Celebrate the Cause of the Cause
With great and unending respect for Martin Luther King, Jr.

Today, in America, is Martin Luther King, Jr., Day. Dr. Martin Luther King, Jr., deserves the praise of all Americans for raising the collective consciousness of the American people about the injustices of racism. I was not even ten years old when Dr. King was assassinated, but I remember reading the headlines and asking my mother why someone had killed him. My mother told me that some people just hate other people on the basis of their skin color and that was wrong. Dr. King knew it was wrong and worked to bring an end to that wrong. He had a dream of a nation in which "one day out in the red hills of Georgia the sons of former slaves and the sons of former slave-owners will be able to sit down together at the table of brotherhood." It was a dream of unity and peace between races. That was Dr. King's cause, and we should celebrate it.

But Dr. King's cause did not arise out of thin air. His belief in the equality of all human beings, which led to his championing of the civil rights movement, was rooted in his Christian faith. Perhaps Dr. King's greatest exposition of his understainding of the effect of his faith on his life is found in his Letter from a Birmingham Jail. In many ways, it is his Letter to the Romans--explaining the basis for why he is did what he did. This letter shows that his beliefs arose from a belief in God and God's justice, and speaks of freedom as the people's "God-given rights."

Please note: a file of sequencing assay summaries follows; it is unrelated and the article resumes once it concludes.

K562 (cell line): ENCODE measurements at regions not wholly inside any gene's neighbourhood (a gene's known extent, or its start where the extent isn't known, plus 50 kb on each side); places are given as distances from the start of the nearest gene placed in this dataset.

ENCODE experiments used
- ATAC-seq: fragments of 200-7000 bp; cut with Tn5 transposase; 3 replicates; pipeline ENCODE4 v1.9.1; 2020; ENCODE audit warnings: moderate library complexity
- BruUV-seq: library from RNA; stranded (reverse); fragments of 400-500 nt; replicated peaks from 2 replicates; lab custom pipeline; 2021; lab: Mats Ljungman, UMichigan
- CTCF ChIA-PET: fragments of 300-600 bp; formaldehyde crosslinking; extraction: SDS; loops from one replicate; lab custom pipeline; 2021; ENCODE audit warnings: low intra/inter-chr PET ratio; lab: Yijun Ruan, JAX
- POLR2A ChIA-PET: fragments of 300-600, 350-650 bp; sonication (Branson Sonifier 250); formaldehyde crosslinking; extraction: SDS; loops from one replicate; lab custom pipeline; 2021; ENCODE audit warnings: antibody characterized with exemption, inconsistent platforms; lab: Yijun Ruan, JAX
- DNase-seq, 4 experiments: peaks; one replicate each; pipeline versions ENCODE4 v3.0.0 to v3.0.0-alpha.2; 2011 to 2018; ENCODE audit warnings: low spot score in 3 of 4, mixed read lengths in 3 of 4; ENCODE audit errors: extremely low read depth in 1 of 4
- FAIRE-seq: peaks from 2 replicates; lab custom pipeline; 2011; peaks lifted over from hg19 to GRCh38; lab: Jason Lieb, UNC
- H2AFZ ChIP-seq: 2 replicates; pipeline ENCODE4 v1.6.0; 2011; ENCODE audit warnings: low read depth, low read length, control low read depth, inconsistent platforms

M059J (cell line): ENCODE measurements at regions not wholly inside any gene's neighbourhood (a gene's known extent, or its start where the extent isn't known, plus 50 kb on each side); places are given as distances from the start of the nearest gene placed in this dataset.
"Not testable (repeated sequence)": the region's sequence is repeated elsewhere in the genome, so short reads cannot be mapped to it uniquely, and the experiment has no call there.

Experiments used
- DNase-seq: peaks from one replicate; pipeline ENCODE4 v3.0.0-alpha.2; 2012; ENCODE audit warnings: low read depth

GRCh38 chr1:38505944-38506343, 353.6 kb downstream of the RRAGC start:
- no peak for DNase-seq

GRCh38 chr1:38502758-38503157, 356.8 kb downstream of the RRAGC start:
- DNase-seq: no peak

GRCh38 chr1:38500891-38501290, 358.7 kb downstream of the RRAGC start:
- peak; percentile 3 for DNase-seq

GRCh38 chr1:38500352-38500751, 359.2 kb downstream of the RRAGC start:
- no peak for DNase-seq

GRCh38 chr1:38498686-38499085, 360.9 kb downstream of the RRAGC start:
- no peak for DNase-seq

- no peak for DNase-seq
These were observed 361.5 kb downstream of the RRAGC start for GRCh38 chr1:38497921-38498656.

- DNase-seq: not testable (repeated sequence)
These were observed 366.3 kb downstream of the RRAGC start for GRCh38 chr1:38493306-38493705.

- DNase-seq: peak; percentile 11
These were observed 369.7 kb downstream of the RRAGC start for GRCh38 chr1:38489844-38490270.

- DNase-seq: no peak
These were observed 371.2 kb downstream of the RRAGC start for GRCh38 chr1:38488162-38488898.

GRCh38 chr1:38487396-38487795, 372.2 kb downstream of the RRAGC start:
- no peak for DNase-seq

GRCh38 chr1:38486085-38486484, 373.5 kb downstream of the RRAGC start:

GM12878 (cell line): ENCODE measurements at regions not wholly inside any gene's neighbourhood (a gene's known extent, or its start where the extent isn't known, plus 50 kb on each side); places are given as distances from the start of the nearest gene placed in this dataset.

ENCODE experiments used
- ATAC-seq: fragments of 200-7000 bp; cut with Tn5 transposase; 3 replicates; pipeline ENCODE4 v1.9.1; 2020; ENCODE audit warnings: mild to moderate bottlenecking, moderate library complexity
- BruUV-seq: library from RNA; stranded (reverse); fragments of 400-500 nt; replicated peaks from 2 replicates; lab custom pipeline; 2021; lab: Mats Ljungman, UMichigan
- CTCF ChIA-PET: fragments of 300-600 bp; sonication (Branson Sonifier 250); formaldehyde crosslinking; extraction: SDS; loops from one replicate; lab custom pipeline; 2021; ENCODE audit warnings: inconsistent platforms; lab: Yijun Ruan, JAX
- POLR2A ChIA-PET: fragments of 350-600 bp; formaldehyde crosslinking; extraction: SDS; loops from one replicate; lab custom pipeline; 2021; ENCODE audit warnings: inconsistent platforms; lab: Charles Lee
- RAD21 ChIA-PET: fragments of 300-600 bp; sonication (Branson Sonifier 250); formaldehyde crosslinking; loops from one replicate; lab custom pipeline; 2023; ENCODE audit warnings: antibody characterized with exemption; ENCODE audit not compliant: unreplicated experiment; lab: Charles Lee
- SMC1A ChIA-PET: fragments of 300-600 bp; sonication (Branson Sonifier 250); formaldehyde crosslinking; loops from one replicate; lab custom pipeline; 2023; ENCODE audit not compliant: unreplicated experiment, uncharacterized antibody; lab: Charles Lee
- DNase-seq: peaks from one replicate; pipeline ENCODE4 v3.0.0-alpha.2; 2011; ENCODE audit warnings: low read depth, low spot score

The letter contains a beautiful defense of his decision to use civil disobedience as a result of natural law. This natural law is, ultimately, based on his belief in God.

You express a great deal of anxiety over our willingness to break laws. This is certainly a legitimate concern. Since we so diligently urge people to obey the Supreme Court's decision of 1954 outlawing segregation in the public schools, it is rather strange and paradoxical to find us consciously breaking laws. One may well ask: "How can you advocate breaking some laws and obeying others?" The answer is found in the fact that there are two types of laws: There are just and there are unjust laws. I would agree with Saint Augustine that "An unjust law is no law at all."

Now, what is the difference between the two? How does one determine when a law is just or unjust? A just law is a man-made code that squares with the moral law or the law of God. An unjust law is a code that is out of harmony with the moral law. To put it in the terms of Saint Thomas Aquinas, an unjust law is a human law that is not rooted in eternal and natural law. Any law that uplifts human personality is just. Any law that degrades human personality is unjust. All segregation statutes are unjust because segregation distorts the soul and damages the personality. It gives the segregator a false sense of superiority, and the segregated a false sense of inferiority. To use the words of Martin Buber, the Jewish philosopher, segregation substitutes and "I-it" relationship for an "I-thou" relationship, and ends up relegating persons to the status of things. So segregation is not only politically, economically and sociologically unsound, but it is morally wrong and sinful. Paul Tillich has said that sin is separation. Isn't segregation an existential expression of man's tragic separation, an expression of his awful estrangement, his terrible sinfulness? So I can urge men to disobey segregation ordinances because they are morally wrong.